Native American Agriculture Fund
Food Research & Action Center
Indigenous Food and Agriculture Initiative
Mary Belle Zook
WASHINGTON, December 14, 2021 — Almost half of Native American and Alaska Native survey respondents reported experiencing food insecurity during the COVID-19 pandemic, according to a new report released by the Native American Agriculture Fund (NAAF), the Food Research & Action Center (FRAC) and the Indigenous Food and Agriculture Initiative (IFAI) at the University of Arkansas.
“This report illuminates the challenges of food security in Indian Country and the Tribally driven solutions needed to address those challenges head-on,” said Toni Stanger-McLaughlin, J.D. (Colville), CEO of NAAF. “It is critical that we understand how hunger affects the communities that we directly serve to identify ways to successfully work together to repair America’s broken food system.”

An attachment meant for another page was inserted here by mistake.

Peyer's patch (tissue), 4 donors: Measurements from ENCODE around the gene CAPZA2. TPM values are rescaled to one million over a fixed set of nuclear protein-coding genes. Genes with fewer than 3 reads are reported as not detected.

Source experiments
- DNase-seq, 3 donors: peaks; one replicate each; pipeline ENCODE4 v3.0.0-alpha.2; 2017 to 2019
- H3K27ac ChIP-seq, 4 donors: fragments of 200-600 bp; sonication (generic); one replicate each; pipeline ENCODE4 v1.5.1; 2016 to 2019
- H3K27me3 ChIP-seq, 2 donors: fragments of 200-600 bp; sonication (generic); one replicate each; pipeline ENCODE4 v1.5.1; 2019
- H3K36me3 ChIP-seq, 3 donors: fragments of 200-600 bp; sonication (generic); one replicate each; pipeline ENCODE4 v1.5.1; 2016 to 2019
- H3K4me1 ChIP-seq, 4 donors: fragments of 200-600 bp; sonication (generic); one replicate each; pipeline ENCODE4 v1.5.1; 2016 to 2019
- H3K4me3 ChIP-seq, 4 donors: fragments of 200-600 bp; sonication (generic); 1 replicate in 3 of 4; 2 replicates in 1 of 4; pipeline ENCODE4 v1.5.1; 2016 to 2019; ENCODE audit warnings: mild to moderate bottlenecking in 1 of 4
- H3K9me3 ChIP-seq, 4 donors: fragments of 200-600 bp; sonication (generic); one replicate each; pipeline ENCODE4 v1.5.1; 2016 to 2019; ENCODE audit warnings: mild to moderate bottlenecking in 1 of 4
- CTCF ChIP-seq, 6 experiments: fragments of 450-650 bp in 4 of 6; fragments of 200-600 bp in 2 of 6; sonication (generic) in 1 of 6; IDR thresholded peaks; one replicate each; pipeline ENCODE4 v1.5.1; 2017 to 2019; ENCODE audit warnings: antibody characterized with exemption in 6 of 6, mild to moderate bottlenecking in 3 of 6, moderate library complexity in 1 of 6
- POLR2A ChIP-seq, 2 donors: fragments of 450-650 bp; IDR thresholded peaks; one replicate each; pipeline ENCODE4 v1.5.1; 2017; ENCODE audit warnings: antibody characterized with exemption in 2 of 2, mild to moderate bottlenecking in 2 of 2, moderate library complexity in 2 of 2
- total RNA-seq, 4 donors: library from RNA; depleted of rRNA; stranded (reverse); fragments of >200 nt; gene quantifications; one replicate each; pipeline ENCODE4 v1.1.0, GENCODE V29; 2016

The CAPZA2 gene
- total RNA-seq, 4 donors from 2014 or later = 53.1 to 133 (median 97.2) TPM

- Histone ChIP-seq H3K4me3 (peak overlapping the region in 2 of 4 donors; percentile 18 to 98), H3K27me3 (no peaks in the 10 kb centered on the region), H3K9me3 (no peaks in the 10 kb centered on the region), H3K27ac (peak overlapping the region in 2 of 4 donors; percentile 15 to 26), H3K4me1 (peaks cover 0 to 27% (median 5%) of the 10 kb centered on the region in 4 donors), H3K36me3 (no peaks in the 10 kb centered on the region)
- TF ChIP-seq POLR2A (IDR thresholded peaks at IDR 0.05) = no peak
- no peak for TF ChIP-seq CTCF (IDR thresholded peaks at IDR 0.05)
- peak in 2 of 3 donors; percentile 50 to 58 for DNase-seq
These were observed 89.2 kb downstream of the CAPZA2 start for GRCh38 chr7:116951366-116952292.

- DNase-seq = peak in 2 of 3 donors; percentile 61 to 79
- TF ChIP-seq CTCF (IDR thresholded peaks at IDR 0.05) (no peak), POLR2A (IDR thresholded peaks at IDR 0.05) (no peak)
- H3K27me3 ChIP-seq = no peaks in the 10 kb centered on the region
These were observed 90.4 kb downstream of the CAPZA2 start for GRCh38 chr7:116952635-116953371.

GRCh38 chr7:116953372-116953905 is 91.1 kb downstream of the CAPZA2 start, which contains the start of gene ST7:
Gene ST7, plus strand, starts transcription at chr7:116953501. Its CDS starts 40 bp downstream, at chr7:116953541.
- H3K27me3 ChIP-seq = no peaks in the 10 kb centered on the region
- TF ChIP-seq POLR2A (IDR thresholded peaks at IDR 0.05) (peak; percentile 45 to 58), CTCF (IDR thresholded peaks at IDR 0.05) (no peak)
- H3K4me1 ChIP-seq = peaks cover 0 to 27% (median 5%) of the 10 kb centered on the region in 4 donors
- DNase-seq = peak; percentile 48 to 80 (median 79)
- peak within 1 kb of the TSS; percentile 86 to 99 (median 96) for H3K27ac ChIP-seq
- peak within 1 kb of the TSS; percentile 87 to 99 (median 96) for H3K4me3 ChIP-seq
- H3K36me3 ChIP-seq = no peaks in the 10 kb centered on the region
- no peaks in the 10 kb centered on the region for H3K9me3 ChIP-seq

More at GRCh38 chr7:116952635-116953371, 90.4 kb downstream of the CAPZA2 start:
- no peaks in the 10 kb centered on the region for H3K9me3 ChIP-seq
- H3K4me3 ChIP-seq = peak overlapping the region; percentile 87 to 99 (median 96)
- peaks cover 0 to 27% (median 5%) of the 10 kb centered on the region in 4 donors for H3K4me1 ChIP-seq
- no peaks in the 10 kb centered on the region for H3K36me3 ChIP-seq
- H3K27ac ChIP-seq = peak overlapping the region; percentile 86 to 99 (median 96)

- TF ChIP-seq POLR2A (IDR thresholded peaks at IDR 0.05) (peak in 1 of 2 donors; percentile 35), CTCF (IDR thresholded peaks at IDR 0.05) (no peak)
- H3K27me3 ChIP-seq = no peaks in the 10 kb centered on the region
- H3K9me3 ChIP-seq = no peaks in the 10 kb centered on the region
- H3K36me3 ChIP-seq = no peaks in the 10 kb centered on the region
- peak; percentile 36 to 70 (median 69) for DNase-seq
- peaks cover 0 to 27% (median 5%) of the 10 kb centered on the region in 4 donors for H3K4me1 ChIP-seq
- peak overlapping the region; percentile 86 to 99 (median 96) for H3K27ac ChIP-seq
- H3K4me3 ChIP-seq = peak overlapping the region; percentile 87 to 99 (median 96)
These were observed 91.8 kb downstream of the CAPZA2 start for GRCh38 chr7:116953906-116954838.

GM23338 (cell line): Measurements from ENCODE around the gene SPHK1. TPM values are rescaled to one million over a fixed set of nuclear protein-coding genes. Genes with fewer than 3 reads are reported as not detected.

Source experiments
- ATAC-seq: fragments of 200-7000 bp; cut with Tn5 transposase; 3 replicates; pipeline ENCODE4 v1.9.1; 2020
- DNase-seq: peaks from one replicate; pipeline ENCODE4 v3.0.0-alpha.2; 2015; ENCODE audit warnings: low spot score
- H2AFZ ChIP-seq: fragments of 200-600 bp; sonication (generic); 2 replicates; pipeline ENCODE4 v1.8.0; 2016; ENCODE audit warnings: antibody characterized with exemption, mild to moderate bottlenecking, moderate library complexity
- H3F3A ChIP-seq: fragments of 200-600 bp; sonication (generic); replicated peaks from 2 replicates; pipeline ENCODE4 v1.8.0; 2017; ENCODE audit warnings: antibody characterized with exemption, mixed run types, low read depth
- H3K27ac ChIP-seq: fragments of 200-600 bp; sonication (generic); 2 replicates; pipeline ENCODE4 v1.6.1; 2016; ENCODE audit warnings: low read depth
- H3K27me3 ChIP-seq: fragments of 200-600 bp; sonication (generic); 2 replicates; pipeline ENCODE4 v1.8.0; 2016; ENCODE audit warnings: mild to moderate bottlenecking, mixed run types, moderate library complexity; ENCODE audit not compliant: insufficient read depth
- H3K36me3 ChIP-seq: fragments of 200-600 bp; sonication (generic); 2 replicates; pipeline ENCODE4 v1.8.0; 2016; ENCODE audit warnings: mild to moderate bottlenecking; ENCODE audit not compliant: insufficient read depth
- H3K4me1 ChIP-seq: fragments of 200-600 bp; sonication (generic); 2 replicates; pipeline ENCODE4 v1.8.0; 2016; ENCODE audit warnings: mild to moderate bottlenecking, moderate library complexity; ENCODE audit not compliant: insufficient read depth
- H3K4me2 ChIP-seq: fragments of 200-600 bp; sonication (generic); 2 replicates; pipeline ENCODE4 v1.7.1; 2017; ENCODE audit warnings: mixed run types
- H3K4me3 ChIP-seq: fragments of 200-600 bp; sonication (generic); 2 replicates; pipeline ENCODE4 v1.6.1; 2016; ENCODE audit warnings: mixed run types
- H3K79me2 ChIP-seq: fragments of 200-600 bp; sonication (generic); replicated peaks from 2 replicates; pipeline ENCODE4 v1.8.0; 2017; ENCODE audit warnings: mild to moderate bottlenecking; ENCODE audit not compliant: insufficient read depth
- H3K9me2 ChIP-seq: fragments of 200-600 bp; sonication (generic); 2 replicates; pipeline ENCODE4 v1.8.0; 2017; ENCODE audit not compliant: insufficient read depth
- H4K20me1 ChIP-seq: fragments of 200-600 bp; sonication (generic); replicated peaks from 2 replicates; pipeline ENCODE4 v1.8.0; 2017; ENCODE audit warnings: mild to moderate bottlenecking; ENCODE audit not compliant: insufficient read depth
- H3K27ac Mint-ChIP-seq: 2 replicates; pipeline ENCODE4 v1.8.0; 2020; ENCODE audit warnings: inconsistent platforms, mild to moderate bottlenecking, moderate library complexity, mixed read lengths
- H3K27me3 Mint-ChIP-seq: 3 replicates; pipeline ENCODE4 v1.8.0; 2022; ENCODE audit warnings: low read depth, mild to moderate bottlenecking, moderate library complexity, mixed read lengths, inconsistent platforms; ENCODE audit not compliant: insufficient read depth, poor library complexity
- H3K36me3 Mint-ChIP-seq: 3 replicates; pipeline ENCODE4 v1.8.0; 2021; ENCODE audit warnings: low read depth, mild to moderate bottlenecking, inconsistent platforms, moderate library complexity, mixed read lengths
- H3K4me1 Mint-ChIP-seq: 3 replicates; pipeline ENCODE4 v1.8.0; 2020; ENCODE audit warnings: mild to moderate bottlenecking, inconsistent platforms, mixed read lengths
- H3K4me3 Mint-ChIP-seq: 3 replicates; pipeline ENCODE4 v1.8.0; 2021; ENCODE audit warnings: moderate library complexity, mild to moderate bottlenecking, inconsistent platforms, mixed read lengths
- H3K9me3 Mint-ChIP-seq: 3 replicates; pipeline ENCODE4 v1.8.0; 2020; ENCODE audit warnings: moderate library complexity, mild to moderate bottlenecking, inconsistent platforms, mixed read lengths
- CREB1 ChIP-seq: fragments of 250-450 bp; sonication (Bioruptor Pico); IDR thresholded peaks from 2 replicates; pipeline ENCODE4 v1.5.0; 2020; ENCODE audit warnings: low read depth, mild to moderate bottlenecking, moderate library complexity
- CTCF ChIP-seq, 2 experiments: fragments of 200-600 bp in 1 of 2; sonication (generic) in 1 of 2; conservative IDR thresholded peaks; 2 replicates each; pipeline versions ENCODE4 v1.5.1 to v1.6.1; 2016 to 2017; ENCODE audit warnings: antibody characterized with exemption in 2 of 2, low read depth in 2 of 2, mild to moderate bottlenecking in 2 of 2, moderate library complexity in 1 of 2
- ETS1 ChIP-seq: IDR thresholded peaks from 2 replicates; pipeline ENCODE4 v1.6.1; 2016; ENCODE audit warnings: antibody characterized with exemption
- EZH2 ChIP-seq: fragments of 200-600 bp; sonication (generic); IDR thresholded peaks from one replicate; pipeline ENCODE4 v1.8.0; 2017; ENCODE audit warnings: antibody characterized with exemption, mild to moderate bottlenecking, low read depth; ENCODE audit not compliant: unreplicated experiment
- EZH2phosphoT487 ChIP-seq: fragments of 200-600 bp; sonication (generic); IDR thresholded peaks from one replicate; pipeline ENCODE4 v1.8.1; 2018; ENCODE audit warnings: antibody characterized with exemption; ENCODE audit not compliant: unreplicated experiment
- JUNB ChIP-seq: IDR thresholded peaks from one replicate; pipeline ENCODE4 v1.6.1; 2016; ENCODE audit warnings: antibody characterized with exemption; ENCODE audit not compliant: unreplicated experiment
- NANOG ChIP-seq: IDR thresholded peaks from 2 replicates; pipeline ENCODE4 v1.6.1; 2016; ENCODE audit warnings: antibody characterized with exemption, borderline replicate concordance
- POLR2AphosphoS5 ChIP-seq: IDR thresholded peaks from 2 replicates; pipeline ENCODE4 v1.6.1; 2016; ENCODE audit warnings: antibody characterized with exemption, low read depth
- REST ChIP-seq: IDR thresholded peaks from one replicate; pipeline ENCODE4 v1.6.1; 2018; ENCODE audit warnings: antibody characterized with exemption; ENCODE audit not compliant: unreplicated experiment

The report, Reimagining Hunger Responses in Times of Crisis: Insights from Case Examples and a Survey of Native Communities’ Food Access During COVID-19, includes findings from NAAF’s Food Access Survey. The survey asked households in Tribal communities across the country about the resources used to obtain food between March 2020 and April 2021, with respondents reporting access from grocery delivery, food banks, and Tribal-led organizations.
Key findings from the survey
- Forty-eight percent indicated that sometimes or often during the pandemic the food their household bought just didn’t last, and they didn’t have money to get more.
- Thirty-seven percent of individuals indicated that in at least one month during the coronavirus pandemic, they or other adults in their household cut the size of meals or skipped meals because there wasn’t enough money for food.
- Thirty-four percent of individuals indicated that they ate less than they felt they should because there wasn’t enough money for food.
- Food insecurity rates are statistically significantly higher for respondents with children under age 18 in their household.